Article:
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"Mr. Sandman" gets a little too weird very quickly, and strays significantly from the original Sandman lore. The Wesen that is supposed to resemble the Sandman is called Jinnamuru Xunte and bears similarities to a fly, which is more gross than eerie.

6 WELL DONE — RAPUNZEL

The seventh episode of Grimm's first season was titled "Let Your Hair Down" and was the series' adaptation of Rapunzel. This ended up being an interesting, ultimately well-done episode, despite taking place in the first season, when Grimm was still finding its footing.

"Let Your Hair Down" follows Nick as he investigates a long-abandoned missing persons case when he and Hank find the victim — a troubled young girl — in the woods.

5  COULD HAVE BEEN BETTER — KRAMPUS

Before the legend of Krampus was really acknowledged in mainstream media, Grimm took a swing at adapting the twisted anti-Santa in the Season 3 episode "Twelve Days Of Krampus." Nick and Hank investigate the murders of some teenagers and discover that the killer is a Wesen that has taken to wearing a Santa suit.

This was a good attempt at adapting Krampus, but if Grimm had delved deeper into the lore, it would have been a lot better.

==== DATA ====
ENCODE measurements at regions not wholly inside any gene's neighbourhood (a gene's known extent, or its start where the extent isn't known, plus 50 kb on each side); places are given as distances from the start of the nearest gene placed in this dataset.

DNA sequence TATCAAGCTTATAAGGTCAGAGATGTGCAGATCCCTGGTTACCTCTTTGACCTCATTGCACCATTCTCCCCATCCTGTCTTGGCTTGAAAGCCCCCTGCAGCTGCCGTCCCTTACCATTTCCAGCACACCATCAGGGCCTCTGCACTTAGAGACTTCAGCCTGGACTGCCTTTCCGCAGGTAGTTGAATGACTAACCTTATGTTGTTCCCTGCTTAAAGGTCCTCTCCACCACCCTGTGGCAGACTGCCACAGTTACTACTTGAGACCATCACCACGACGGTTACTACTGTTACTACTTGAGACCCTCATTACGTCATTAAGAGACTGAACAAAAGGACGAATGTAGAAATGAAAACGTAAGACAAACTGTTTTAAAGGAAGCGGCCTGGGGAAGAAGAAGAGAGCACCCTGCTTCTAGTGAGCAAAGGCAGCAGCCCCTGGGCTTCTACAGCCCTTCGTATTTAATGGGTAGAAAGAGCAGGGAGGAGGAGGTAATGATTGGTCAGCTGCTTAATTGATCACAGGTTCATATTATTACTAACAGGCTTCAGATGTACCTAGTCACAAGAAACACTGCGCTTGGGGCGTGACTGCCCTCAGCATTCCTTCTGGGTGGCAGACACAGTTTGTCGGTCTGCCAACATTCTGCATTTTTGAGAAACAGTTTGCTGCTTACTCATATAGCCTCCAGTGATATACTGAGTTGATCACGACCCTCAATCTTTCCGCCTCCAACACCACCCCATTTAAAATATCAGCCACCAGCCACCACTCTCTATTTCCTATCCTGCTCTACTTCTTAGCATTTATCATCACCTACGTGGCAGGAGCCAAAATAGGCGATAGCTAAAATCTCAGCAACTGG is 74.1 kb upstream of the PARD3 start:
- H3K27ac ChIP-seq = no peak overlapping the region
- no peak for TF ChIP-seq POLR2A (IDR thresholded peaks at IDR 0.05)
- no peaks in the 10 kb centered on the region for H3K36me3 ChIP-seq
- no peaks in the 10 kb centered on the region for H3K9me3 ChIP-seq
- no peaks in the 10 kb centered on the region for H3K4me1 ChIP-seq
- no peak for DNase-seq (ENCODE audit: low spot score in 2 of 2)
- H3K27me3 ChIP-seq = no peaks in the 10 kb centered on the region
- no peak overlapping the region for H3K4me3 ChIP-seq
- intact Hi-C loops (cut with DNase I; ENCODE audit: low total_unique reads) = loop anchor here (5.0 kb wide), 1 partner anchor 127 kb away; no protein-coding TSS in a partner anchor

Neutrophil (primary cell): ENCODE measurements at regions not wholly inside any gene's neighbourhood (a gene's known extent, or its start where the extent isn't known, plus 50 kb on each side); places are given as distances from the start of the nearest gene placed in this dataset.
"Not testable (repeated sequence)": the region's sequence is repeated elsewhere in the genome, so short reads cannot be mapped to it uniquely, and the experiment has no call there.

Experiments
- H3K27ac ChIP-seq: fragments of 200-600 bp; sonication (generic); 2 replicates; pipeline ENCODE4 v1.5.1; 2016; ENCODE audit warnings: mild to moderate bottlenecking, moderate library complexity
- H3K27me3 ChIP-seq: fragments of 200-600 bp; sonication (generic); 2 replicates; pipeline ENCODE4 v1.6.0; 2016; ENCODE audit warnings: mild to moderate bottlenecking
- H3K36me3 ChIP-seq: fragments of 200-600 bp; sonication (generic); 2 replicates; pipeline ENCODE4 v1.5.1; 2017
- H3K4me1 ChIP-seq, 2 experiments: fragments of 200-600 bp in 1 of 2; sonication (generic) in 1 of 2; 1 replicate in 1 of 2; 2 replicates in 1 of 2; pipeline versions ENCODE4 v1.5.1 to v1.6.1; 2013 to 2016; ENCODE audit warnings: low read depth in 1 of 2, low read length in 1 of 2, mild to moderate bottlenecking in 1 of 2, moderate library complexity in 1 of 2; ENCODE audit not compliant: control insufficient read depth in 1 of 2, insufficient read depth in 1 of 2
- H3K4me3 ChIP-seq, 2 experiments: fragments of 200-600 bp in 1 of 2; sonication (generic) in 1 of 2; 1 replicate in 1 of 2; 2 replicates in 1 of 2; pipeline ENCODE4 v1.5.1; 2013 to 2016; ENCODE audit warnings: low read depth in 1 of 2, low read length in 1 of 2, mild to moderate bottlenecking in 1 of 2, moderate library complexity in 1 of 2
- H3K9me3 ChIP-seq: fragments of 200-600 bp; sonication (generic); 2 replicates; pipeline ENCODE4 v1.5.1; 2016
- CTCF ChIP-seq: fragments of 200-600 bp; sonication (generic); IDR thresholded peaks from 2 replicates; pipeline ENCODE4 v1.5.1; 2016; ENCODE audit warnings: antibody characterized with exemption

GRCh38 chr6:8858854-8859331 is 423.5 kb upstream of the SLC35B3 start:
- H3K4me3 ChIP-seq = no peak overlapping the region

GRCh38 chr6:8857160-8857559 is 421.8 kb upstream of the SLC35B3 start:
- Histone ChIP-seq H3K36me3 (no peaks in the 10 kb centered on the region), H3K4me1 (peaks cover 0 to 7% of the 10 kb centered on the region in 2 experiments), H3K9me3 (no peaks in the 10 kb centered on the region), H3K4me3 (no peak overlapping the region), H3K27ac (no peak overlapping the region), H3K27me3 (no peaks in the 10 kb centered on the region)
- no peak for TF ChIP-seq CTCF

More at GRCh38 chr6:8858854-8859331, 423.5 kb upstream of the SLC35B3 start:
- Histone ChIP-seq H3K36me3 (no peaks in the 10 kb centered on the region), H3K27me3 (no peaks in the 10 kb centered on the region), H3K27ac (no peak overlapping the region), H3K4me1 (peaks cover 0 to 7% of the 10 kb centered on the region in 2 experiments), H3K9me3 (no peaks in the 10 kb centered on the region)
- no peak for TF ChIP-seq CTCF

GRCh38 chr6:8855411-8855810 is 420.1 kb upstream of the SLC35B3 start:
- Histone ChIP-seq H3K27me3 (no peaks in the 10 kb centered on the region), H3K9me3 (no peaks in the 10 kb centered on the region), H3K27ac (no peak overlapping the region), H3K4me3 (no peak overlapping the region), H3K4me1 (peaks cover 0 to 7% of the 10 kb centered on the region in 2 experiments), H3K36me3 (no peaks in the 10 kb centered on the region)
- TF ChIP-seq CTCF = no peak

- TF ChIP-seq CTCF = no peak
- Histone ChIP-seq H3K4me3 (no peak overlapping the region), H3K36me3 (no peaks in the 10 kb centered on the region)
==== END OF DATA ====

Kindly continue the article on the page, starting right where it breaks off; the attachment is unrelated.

4  WELL DONE — LA LLORONA

It's impressive that Grimm was one of the first TV series to breathe life into these foreign legends that were rather obscure at the time. The episode "La Llorona" aired in 2012, far before this legend was given attention by outlets as popular as the Conjuring franchise.

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In this episode, Nick investigates a series of child abductions and discovers that it's the work of La Llorona. Additionally, Juliette is put in the spotlight in this episode, as she is able to translate the Hispanic legend.

3 COULD HAVE BEEN BETTER —  THE CHUPACABRA

"Chupacabra" was the eighth episode in Grimm's fourth season, and was the series' attempt to bring to life an infamous, dark legend. However, Grimm's version of the bloodsucking Chupacabra ended up being a swing and a miss. Due to the nature of this legend, it's a notoriously hard one to adapt onscreen, but the attempt was there.

2  WELL DONE — THE PIED PIPER

The legend of the Pied Piper is one of the more disturbing ones, and Grimm doesn't hold back in its adaptation. The Season 1 episode "Danse Macabre" revolved around a Wesen that resembled the Pied Piper. Nick and Hank became involved after some incidents at the local high school.

Grimm unravels a tangled web of a storyline in this episode and executes it in an impressive way.

1  COULD HAVE BEEN BETTER — THE THREE LITTLE PIGS

"The Three Bad Wolves" was the sixth episode of Grimm's first season and opened with the following quote derived from the Brothers Grimm's The Three Little Pigs: "'Little pig, little pig, let me come in,' said the wolf to the pig. 'Not by the hair of my chinny chin chin,' said the pig to the wolf."

As the beginning of this episode would suggest, Grimm's stab at The Three Little Pigs was a little questionable and completely riddled with the rather corny writing that was so prevalent in the series' early seasons.